By Richard Black
Let’s be honest: no-one has a concrete idea what Donald J Trump is going to do during his four years as US President – including, one suspects, Donald J Trump himself.
Although a lot of his campaign rhetoric undoubtedly came from conviction, it seems likely that a lot more of it was also for show – for campaigning.
Following through on other pledges is likely to bring huge opposition (are American businesses really up for dismantling NAFTA? Really?)
Internationally, coinciding as his election did with the UN climate summit now underway in Marrakech, Morocco, it was inevitable that climate change would be the first of Trump’s global issues to be put under scrutiny.
So what does it all mean?
Au revoir to Paris?
The simplistic analysis goes something like this: Trump will pull the US out of the Paris Agreement, the Paris Agreement will collapse. Trump says he wants to revive the US coal industry, so he will scrap the Clean Power Act and other measures, and new coal mines and coal-fired power stations will start springing up like big brown daffodils all over the US.
The world doesn’t work like that. Here in Marrakech, delegates from 192 nations are still here discussing various elements of the Paris Agreement and the UN climate change convention which, lest we forget, was signed for the US back in 1992 by President George Bush.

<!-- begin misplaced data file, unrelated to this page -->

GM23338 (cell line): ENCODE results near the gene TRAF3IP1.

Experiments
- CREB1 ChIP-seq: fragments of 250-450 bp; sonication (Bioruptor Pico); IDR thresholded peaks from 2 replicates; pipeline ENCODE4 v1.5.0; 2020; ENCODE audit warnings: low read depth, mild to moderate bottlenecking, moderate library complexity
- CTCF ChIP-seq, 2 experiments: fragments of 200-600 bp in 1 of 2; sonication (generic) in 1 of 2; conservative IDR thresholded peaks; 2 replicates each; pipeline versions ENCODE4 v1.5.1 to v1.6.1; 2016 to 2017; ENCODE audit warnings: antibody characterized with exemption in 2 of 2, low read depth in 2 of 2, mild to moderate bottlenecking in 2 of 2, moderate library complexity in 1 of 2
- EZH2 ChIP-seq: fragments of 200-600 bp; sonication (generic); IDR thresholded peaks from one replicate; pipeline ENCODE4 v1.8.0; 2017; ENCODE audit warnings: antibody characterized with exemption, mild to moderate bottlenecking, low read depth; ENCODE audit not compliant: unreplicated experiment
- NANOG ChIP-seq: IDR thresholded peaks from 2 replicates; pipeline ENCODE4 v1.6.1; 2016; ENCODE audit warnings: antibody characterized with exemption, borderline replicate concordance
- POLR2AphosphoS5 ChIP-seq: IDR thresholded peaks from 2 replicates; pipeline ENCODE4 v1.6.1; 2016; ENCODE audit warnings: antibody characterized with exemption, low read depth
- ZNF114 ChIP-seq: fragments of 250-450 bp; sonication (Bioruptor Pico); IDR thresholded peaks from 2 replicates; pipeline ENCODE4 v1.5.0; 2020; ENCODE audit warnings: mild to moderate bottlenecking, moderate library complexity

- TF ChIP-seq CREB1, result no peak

And whatever Mr Trump decides to do regarding US participation, the rest of them will be back next year and the year after.
He would appear to have four basic options:
- Withdraw formally from the Paris Agreement, which would take four years
- Withdraw formally from the entire UN Convention, Bush heritage and all, which would take one year
- Pull out from one or both summarily, simply ignoring its agreed procedures
- Stay in and slow the processes down as much as possible, much as George Bush jnr did from 2000 to 2008.
Options 2 and 3 are pretty nuclear. Make no mistake – virtually every nation on earth wanted both the UN Convention and the Paris Agreement. Pulling out would be a declaration of isolation. He might do it – who knows, frankly? – but the reasons why not to do it are, in a real-world context, pretty compelling.